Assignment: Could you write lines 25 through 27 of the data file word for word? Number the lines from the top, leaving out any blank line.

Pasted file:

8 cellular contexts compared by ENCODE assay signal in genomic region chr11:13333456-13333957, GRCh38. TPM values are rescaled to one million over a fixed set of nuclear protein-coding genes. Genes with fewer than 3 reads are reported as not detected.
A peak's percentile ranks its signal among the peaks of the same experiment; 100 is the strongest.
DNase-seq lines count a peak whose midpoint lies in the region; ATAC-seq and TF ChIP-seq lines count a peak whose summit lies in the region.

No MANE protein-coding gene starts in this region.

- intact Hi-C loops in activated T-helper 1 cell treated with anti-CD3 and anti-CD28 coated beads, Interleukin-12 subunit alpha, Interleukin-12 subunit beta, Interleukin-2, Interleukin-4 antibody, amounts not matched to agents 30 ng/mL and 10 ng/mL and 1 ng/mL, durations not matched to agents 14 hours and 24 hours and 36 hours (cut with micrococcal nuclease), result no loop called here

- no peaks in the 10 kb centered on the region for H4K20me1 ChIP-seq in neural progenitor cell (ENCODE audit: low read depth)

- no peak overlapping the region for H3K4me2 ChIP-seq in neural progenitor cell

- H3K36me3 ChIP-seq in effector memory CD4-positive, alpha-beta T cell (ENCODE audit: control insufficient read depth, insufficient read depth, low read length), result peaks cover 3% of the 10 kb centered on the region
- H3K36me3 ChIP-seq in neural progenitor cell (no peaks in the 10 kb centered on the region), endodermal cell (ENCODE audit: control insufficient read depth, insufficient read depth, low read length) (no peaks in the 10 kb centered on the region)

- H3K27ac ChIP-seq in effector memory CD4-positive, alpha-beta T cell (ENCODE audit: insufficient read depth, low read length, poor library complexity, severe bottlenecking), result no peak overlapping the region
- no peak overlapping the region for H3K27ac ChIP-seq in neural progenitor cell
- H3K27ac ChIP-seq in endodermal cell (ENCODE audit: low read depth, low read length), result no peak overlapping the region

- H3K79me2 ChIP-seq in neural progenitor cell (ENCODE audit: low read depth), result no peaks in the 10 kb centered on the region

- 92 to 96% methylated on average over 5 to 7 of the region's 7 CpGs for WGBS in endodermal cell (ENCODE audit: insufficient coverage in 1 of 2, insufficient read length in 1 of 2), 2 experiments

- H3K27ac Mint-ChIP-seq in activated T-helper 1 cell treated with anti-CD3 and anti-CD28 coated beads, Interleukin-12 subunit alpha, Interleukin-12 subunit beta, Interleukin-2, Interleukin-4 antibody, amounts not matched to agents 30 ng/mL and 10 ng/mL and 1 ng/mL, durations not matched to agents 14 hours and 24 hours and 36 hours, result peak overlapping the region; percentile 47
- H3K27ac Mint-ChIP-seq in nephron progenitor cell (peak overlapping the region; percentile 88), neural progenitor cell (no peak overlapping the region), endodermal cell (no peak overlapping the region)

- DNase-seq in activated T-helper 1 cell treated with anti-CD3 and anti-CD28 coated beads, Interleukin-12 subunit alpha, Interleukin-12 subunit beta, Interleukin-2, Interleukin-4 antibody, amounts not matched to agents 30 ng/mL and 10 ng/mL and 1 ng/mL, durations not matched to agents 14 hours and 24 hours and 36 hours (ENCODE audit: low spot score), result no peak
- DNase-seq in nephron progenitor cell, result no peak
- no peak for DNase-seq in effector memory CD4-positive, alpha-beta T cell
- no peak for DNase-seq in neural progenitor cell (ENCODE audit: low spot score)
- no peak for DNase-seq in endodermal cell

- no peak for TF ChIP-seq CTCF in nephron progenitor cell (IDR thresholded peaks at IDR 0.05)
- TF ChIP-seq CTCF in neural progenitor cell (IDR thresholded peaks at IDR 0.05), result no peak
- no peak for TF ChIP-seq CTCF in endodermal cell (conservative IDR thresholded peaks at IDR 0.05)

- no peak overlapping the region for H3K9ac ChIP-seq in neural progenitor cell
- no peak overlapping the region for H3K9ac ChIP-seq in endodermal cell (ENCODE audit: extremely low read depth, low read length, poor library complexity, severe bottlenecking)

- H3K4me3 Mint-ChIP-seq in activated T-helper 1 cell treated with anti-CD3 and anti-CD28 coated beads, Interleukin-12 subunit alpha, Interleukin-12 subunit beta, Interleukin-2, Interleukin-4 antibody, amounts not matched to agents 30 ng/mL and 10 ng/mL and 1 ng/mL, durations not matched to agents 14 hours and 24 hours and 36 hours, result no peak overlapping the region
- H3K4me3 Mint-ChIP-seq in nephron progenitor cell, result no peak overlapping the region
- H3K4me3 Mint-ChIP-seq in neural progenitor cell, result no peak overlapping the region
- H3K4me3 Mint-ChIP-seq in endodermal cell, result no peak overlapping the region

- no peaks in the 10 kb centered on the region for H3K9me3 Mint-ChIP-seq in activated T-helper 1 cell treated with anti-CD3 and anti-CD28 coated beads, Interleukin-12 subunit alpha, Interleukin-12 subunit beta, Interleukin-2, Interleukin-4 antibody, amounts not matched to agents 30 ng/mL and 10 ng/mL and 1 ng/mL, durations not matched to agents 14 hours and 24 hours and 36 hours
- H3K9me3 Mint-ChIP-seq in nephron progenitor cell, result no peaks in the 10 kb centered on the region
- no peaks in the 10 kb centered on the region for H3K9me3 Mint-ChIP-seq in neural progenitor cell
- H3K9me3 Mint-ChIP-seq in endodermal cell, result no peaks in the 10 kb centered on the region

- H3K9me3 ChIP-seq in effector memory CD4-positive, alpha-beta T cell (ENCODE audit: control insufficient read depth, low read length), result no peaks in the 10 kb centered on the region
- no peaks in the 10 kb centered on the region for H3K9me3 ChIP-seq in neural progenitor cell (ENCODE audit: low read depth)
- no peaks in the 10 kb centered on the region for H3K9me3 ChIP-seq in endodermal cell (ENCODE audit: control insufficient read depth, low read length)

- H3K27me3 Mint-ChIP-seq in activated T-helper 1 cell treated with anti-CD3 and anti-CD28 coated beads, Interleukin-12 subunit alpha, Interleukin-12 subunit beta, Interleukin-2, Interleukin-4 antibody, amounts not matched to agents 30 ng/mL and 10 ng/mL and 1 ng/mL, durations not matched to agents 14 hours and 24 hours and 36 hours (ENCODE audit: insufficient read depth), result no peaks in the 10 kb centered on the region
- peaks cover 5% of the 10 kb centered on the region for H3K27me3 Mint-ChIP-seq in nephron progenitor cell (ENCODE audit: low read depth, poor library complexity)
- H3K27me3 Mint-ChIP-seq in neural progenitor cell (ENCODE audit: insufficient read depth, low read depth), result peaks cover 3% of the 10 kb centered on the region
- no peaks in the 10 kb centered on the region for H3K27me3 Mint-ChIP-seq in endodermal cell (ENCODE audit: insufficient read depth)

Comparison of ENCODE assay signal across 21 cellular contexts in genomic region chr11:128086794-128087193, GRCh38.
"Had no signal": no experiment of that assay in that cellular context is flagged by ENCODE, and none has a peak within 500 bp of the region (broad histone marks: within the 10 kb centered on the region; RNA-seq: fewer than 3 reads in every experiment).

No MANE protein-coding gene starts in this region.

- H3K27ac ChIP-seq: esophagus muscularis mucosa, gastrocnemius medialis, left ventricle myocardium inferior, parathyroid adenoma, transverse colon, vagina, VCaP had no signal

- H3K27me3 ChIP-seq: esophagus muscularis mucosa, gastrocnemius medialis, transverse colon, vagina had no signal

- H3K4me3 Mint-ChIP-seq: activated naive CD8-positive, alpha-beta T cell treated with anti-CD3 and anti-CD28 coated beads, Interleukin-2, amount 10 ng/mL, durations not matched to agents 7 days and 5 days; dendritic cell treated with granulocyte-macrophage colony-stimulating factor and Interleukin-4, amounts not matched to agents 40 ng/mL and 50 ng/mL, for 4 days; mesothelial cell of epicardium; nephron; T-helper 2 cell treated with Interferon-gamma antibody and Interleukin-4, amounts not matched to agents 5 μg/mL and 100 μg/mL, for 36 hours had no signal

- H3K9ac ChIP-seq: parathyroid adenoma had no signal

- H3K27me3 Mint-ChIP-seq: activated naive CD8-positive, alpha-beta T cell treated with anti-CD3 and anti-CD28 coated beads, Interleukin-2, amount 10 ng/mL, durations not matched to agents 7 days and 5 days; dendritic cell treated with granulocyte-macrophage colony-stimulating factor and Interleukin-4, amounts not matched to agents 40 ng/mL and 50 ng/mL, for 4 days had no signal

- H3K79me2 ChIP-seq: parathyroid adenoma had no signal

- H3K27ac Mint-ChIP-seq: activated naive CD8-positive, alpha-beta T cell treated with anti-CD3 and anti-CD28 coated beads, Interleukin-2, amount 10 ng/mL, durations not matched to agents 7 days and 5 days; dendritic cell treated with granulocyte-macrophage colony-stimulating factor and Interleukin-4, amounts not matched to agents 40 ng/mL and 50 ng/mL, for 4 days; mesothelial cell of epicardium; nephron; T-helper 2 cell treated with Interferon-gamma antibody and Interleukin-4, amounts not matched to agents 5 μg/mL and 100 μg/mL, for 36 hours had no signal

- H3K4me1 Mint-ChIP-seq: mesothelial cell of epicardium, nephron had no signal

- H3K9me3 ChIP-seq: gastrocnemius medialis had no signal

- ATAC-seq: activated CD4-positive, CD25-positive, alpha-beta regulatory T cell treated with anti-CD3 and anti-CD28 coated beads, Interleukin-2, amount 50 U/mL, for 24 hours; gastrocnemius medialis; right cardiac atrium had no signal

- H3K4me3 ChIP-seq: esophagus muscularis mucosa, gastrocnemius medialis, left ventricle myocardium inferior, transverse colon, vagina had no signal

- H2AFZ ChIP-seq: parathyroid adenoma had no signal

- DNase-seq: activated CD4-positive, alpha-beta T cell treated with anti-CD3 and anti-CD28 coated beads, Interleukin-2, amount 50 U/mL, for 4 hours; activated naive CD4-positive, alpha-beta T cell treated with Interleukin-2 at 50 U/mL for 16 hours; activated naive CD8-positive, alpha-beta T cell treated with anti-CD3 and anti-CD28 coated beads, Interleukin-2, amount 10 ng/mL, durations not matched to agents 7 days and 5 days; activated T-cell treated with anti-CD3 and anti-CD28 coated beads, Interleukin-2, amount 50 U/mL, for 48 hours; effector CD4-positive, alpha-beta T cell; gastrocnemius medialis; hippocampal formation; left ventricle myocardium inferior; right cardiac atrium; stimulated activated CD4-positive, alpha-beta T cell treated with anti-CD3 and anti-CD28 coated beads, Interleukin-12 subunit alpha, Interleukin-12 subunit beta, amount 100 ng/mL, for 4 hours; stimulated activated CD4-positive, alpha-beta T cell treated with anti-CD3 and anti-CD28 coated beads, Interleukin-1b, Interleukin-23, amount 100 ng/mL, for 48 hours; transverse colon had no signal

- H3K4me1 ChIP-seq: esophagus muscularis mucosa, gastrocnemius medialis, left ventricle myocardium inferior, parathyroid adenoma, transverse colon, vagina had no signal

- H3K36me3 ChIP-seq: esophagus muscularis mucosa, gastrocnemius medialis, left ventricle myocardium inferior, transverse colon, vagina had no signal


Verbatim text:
- no peak overlapping the region for H3K9ac ChIP-seq in neural progenitor cell
- no peak overlapping the region for H3K9ac ChIP-seq in endodermal cell (ENCODE audit: extremely low read depth, low read length, poor library complexity, severe bottlenecking)

- H3K4me3 Mint-ChIP-seq in activated T-helper 1 cell treated with anti-CD3 and anti-CD28 coated beads, Interleukin-12 subunit alpha, Interleukin-12 subunit beta, Interleukin-2, Interleukin-4 antibody, amounts not matched to agents 30 ng/mL and 10 ng/mL and 1 ng/mL, durations not matched to agents 14 hours and 24 hours and 36 hours, result no peak overlapping the region